The active ingredient in turmeric is curcumin, which contains powerful antioxidant and anti-inflammatory properties. Healers in India have used turmeric for many purposes including soothing the digestive tract, speeding wound healing, relieving headaches and clearing nasal passages. There has been research suggesting turmeric may be protective in many disease conditions. The benefits we focus on today come from turmeric's strong antioxidant and anti-inflammatory abilities.
Benefits of an antioxidant
Oxidation is a process that occurs in the body as a result of many factors including sun exposure, pollution, or diet. This oxidative stress can lead to low levels of inflammation throughout the body that will increase the likelihood of disease progression. Inflammation is associated with many disease conditions from arthritis to heart disease to Alzheimer's disease. Consuming antioxidants in the diet can be beneficial to reduce the oxidative stress and reduce inflammation. Brightly colored foods, such as many fruits and vegetables contain antioxidants that are beneficial for reducing this oxidative load and inflammation. In addition, consider choosing foods or recipes that incorporate spices that have these important health benefits.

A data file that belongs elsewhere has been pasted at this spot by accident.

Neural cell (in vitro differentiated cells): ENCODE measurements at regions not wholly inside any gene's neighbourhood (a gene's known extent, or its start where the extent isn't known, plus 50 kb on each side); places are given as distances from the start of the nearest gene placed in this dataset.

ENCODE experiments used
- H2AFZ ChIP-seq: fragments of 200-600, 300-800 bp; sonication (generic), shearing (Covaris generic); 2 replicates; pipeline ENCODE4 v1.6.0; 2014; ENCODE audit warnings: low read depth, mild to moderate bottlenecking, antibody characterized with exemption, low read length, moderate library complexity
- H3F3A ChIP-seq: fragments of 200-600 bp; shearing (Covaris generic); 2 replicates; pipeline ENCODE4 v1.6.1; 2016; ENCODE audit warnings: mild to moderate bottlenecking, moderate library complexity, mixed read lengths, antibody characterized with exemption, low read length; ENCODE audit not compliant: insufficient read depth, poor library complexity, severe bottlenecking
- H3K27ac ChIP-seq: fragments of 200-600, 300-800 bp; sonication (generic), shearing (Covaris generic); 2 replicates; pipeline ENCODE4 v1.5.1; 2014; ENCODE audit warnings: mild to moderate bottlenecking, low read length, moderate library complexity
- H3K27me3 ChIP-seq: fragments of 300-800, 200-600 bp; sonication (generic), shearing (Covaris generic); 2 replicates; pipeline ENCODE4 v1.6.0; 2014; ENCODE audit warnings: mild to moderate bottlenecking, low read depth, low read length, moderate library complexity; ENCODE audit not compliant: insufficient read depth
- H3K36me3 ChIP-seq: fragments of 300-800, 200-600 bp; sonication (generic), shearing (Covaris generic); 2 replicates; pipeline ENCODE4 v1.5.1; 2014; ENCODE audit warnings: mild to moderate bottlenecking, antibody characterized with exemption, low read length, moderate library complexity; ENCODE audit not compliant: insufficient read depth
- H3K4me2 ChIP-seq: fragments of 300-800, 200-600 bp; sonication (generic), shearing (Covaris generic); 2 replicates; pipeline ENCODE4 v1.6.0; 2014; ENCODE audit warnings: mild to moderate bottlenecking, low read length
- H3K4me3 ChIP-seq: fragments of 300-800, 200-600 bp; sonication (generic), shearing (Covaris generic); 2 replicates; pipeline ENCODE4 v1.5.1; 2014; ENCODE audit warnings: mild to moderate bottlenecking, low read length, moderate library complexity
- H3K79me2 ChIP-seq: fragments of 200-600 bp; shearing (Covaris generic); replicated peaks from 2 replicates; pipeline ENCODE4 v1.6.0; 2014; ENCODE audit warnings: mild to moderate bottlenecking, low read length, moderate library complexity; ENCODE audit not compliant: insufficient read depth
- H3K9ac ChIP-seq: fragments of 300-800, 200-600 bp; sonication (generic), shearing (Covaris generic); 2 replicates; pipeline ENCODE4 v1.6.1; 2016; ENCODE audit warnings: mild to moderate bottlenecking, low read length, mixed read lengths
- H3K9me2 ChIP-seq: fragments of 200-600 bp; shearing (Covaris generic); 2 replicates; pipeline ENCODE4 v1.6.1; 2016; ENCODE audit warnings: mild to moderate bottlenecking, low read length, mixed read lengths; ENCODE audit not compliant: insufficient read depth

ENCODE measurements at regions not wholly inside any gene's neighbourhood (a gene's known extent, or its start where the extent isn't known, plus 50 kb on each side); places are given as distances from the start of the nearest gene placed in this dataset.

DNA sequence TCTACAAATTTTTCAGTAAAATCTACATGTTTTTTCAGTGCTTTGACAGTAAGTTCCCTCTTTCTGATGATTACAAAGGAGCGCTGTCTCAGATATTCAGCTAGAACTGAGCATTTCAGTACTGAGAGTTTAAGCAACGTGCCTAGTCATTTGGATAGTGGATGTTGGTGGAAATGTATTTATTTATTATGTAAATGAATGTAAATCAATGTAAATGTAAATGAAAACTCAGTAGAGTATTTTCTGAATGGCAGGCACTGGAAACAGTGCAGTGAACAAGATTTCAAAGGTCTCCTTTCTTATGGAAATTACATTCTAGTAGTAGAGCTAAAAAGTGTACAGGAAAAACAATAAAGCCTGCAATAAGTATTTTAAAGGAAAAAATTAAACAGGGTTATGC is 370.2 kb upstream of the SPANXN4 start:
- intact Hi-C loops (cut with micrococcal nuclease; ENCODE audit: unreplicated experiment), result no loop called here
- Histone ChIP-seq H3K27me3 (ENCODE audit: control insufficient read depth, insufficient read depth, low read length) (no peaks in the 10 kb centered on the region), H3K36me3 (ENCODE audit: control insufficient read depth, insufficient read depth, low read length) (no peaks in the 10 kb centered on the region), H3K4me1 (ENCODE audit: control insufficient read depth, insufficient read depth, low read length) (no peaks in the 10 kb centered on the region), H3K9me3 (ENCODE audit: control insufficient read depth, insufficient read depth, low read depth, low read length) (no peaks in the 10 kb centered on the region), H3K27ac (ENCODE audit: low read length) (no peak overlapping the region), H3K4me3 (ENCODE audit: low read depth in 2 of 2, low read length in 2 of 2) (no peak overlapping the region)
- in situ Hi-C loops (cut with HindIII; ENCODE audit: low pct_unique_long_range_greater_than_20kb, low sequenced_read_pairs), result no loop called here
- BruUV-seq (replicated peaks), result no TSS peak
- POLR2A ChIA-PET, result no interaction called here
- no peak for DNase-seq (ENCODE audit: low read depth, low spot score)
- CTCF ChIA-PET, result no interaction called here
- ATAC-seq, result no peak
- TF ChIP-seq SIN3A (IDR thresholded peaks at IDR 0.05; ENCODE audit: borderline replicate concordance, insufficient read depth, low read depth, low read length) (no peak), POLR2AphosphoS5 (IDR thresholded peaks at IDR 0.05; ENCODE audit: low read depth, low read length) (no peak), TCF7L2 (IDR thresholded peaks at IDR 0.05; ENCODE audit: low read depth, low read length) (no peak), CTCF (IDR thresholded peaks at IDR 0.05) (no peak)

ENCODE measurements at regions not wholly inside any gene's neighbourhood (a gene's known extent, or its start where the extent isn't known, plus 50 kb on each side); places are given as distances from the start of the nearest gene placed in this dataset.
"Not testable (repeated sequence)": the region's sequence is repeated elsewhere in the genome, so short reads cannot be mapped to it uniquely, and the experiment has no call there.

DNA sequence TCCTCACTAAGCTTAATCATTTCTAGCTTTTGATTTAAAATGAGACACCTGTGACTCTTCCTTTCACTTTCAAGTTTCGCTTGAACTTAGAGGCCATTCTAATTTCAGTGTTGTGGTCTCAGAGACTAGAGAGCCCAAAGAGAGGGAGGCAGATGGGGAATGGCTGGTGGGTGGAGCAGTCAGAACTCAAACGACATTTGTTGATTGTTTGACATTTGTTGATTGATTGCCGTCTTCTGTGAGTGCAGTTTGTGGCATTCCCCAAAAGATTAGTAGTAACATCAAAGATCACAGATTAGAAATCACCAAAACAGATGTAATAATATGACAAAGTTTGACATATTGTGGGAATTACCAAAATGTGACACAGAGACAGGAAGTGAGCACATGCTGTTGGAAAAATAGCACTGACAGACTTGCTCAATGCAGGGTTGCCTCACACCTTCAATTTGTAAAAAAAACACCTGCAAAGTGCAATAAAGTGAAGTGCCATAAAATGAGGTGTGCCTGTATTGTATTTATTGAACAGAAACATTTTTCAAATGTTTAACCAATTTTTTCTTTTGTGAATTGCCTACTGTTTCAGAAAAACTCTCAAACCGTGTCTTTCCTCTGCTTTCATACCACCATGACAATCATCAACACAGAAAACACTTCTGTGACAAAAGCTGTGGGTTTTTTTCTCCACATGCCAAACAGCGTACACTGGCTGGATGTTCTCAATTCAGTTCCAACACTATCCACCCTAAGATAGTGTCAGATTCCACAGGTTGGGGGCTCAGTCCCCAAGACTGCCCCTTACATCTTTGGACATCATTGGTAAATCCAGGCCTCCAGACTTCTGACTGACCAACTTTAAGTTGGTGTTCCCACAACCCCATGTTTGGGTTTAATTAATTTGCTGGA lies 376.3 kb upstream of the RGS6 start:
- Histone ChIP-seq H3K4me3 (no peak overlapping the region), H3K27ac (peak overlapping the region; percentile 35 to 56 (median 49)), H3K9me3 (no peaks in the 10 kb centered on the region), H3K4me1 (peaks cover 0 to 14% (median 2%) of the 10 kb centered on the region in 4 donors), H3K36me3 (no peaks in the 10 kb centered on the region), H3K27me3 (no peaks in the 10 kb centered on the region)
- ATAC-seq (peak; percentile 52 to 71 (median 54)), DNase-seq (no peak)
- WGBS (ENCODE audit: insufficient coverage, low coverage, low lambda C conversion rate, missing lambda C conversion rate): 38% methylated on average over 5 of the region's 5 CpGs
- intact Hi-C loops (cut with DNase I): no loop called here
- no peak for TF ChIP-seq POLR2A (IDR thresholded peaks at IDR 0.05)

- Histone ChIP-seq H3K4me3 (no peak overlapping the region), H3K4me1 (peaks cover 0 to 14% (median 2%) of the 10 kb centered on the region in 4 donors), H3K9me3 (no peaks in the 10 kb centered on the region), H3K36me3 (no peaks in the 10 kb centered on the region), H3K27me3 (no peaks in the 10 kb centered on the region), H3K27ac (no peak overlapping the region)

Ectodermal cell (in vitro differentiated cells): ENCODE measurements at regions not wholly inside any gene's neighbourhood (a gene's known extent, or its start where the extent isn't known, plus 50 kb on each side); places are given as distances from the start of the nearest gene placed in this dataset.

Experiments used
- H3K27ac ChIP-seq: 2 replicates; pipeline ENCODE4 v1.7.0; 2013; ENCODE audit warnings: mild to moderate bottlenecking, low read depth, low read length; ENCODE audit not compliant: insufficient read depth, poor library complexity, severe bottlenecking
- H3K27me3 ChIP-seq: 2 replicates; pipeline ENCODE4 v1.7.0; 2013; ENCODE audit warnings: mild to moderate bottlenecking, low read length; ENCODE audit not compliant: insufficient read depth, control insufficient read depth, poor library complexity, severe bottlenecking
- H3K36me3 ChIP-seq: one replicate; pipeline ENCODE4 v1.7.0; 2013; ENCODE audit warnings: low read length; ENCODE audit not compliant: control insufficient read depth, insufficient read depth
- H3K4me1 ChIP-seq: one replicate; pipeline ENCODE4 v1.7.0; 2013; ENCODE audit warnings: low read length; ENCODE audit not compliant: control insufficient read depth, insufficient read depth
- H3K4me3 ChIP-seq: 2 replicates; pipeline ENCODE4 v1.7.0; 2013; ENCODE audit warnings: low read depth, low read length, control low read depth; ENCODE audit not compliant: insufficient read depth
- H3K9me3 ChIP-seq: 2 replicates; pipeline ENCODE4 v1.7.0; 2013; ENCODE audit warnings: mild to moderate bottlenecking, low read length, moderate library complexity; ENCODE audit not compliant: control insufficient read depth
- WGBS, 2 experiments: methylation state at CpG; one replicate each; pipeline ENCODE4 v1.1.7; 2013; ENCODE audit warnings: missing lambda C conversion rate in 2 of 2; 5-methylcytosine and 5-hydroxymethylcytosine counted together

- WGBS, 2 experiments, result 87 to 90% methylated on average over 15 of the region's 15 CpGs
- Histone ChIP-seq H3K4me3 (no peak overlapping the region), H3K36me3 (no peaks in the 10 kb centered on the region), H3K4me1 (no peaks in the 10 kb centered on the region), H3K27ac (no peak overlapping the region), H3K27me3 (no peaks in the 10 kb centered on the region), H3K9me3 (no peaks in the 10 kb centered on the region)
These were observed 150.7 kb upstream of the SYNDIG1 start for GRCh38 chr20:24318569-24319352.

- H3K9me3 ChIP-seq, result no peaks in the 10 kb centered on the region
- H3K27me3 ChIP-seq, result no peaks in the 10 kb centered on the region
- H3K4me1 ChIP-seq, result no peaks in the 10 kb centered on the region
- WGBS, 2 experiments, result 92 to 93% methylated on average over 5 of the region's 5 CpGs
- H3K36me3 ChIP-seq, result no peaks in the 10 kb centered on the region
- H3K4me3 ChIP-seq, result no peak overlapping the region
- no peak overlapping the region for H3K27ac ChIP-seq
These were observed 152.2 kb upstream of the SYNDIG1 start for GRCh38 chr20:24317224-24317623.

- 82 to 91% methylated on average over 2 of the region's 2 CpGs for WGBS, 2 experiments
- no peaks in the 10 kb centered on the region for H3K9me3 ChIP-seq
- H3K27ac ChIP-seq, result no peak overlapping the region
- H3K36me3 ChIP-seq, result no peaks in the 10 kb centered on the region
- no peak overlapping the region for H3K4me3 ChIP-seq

Adding turmeric to your meals
The best known recipes that incorporate turmeric are curries. Though cuisines from all over the world use turmeric from India to Japan to England. One of my favorite recipes is Dahl Fit For A Saint from Rebecca Katz's The Longevity Kitchen. The spice has a ginger and orange scent with a bit of a peppery taste. It may be considered harsh when it is raw, which is why Indians will always use it in meals cooked.
You can use turmeric in many simple ways. Begin by heating oil in a pan and sprinkle in turmeric continuing to stir it so it does not burn. You should begin to smell it's aroma. If it doesn't have much smell your turmeric may be too old and should be thrown. Turmeric is not used best in dishes containing dairy as it tends to cover turmeric's delicate flavor. It can be a great flavor, though, in dishes containing coconut milk.
Add to a stir-fry with meat and/or vegetables.
Saute oil and turmeric with meat, poultry or fish.
Add to cruciferous vegetables such as cauliflower, kale, cabbage or broccoli.
Mix in dips or dressing.
Scramble in eggs.
Add to soups, stews or chili.
Heat before adding to rice.
Toss it with roasted vegetables.
Marinate meat for grilling.
Explore new recipes.
Don't be afraid to give it a try. Though finding a recipe you love may seem safer, you can expand your expertise in the kitchen by experimenting with different flavors and finding combinations you love.